Tuesday, July 20, 2021

Review of the Olight Obulb

The Obulb comes with the light, instructions, a metal disk with adhesive backing and charging cable (Source)

So yesterday I discussed a couple reviews of Olight's Odin weapon light. As a weapon light, I haven't actually used mine too much. If there is a zombie apocalypse, that might change, but for now, of the various Olight products I've purchased, the one that I use the most is the Obulb. Which is ironic because the reason I got it was because it was something like $5 or $6 more when I was purchasing a flashlight on a flash sale, so I thought, "why not?" and added it.

    Before we go any further, let's discuss the Obulb and its features. At the time of this writing, it is selling for $19.95 at the Olight store, not including shipping or taxes (if applicable). It is literally shaped like a barely squashed sphere of 2.13 inches diameter, according to the web site, with the bottom sliced off to provide a flat base for sitting the bulb and attaching the induction recharging cable. This uses Olight's standard recharging cable that uses magnets to attach to the light being recharged. Because of this, there are a couple small magnets on the underside of the Obulb.

    To turn the Obulb on or off, you simple push on the center of the bottom of the bulb (you will feel a slight dimple). The Obulb has four light settings which you can switch between by pushing and holding the on/off "button" on the bottom of the Obulb. The settings are:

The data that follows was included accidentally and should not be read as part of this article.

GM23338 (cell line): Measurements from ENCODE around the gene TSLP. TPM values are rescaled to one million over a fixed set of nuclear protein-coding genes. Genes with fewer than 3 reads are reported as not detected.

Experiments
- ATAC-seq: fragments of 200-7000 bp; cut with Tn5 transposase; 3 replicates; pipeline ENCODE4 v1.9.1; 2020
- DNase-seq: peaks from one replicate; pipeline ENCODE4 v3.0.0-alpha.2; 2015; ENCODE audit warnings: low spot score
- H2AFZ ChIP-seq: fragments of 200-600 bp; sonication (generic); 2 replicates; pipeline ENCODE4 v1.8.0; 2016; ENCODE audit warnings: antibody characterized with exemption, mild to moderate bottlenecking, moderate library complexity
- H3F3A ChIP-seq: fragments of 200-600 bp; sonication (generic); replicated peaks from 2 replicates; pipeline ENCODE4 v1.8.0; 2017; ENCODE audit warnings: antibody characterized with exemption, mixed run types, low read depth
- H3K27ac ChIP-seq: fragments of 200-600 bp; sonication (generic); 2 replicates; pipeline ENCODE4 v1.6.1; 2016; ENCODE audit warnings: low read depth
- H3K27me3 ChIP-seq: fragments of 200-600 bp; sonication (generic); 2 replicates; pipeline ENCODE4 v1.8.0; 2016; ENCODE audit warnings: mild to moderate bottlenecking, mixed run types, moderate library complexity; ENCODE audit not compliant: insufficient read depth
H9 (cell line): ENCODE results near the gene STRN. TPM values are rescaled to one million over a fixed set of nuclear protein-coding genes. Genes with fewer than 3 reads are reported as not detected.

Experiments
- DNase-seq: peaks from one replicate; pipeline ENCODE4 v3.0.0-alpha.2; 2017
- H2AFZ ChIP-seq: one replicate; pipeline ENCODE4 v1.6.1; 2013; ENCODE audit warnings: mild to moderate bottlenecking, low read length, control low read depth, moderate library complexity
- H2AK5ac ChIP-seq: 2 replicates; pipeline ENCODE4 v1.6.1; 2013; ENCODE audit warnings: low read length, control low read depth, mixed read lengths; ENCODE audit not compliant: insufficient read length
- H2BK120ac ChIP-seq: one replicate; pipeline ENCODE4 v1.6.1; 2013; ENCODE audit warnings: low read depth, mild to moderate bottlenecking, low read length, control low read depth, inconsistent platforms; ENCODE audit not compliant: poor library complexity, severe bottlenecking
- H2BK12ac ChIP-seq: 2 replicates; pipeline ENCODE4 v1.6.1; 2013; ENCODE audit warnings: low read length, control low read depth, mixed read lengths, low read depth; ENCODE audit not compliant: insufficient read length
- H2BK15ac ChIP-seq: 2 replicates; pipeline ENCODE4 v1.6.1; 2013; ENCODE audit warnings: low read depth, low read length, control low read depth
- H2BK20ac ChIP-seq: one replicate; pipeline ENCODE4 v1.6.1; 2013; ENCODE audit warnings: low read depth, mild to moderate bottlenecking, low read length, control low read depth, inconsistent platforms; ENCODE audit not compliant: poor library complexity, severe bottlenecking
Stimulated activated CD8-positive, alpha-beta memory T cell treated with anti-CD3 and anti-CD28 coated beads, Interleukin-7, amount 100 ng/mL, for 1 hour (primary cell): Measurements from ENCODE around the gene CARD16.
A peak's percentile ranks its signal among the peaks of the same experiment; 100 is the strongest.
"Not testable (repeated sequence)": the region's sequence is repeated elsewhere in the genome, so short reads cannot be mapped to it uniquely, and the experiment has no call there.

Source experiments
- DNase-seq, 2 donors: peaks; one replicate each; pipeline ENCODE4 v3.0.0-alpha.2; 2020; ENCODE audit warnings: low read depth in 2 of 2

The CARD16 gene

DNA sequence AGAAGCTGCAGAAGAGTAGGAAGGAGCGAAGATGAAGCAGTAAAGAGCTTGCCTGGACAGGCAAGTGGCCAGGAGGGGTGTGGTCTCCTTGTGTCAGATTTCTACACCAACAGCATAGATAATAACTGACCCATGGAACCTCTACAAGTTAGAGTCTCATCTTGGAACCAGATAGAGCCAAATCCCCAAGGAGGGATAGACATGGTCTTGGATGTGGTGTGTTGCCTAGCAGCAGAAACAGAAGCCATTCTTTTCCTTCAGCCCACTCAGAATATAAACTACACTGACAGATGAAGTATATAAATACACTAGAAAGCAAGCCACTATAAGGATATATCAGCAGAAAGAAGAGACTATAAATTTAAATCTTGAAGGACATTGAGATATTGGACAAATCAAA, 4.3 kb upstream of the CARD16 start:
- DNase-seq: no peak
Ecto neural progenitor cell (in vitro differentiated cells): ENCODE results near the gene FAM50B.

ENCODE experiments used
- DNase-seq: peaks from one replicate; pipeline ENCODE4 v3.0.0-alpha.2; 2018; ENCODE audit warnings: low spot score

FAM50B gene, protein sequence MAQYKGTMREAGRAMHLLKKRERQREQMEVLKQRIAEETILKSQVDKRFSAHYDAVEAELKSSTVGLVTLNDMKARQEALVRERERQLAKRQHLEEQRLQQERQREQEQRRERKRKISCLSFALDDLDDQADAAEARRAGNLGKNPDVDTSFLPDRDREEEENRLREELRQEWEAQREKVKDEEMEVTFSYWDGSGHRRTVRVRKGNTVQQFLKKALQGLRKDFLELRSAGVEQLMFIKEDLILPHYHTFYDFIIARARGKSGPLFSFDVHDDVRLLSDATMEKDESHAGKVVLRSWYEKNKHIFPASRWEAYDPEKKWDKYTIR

1. A 55 lumen warm light setting (the high setting);
  2. A 3.5 lumen warm light setting (the low setting);
  3. A 7 lumen flashing red light; and,
  4. A 7 lumen steady red light.
The one that I use most often is the low (3.5 lumen) setting. I would describe it as being about as bright as a decent quality candle, albeit without the flickering. 

    The Olight is supposed to be handle a 1.5 meter drop and has an IPX7 water resistance rating. 

    I didn't actually believe that I would have much use for the Obulb except maybe as a small lantern for camping. After all, I have other flashlights that are brighter and direct a beam. The Obulb is a lantern, and its brightest setting is only 55 lumen. But the time I'm most likely to use a flashlight is if I wake at night to use the toilet or get a drink, or waking before my wife and getting showered and dressed. In those cases, I don't really want to turn on the house lights and wake people up. And that is where the low setting on the Obulb comes in handy as it has enough light to see what you are doing as you move around, but not so bright that it is going to wake my wife, the kids, or the dog. Even at the higher 55 lumen setting, it certainly is not going to be like flashing a multi-hundred lumen flashlight around.

    On top of this, the magnetic base comes in handy because I can attach it to anything made of steel, whether the bottom of a stainless steel shelf in my bathroom, the door of the refrigerator, the fender of a car, underside of a car hood, etc. And if you want to use in a closet or someplace that doesn't have a light, you can attach the metal disk to a wall or ceiling with its adhesive, and then attach the Obulb to that disk when you use that location.

    I don't remember exactly when I bought it, but I've had it at least 6 months and had no problems. The Obulb has a maximum 56 hours of runtime on the lowest setting, which I believe because I only just recharged it a second time this past Sunday; and that is without ever having let it run dead.

    In sum, it is a useful light--far handier than you might think.    

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